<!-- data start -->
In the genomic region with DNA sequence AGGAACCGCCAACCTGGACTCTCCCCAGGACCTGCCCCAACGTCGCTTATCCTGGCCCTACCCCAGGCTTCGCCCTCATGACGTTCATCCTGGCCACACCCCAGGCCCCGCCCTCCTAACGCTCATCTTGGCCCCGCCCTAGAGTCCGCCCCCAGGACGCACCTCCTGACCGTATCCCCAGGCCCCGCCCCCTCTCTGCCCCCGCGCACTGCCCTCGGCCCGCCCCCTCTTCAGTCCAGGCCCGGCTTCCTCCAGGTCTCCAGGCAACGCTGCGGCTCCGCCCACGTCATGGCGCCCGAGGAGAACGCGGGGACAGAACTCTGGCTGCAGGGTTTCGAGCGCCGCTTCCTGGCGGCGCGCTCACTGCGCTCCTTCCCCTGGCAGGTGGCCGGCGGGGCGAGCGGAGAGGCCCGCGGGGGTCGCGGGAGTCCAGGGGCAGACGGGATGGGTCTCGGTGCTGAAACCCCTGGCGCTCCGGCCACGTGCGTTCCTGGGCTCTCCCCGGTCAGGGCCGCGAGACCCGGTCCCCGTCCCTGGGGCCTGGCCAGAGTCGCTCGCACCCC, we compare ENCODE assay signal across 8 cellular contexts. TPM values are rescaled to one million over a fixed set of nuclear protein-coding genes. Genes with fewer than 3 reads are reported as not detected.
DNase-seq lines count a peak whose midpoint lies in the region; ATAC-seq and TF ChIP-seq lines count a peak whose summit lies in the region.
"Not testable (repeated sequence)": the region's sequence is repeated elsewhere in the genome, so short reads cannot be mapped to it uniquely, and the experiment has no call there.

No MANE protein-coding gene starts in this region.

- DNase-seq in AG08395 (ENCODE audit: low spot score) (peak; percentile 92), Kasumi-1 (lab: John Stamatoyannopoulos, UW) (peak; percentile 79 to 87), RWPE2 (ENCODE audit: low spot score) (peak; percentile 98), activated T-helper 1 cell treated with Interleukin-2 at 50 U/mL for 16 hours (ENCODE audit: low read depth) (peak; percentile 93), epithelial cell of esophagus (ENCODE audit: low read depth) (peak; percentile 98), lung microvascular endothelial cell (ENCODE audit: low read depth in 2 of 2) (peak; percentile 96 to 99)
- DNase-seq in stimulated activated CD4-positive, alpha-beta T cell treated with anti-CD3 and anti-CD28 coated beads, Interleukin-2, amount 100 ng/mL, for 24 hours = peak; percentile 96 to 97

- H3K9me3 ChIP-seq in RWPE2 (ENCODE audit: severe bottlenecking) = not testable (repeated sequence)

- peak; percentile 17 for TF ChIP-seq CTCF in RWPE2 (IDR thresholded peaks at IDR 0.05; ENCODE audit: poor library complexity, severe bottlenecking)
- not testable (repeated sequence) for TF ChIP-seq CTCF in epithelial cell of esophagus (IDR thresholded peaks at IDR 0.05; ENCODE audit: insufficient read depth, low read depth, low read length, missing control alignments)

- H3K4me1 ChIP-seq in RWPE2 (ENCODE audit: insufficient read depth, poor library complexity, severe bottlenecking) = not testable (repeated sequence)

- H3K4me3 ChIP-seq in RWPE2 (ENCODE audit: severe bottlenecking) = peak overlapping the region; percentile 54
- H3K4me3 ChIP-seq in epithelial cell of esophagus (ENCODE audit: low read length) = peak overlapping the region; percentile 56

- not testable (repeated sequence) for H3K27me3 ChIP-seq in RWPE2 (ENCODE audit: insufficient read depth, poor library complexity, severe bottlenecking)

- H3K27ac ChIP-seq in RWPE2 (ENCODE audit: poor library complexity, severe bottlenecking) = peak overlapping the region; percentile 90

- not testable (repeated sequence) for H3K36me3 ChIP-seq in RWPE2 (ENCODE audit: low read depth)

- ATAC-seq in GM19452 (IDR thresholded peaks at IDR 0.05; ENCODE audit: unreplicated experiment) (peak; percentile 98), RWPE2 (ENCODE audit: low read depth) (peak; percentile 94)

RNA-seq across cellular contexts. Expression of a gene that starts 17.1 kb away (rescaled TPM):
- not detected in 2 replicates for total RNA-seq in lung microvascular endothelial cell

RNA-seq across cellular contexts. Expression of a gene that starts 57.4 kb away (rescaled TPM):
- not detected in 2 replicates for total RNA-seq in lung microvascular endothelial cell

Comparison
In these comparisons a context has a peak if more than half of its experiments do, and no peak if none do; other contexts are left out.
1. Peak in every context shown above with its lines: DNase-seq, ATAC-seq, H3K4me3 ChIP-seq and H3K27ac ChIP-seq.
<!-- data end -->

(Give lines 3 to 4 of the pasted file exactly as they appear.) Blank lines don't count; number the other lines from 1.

"Not testable (repeated sequence)": the region's sequence is repeated elsewhere in the genome, so short reads cannot be mapped to it uniquely, and the experiment has no call there.

No MANE protein-coding gene starts in this region.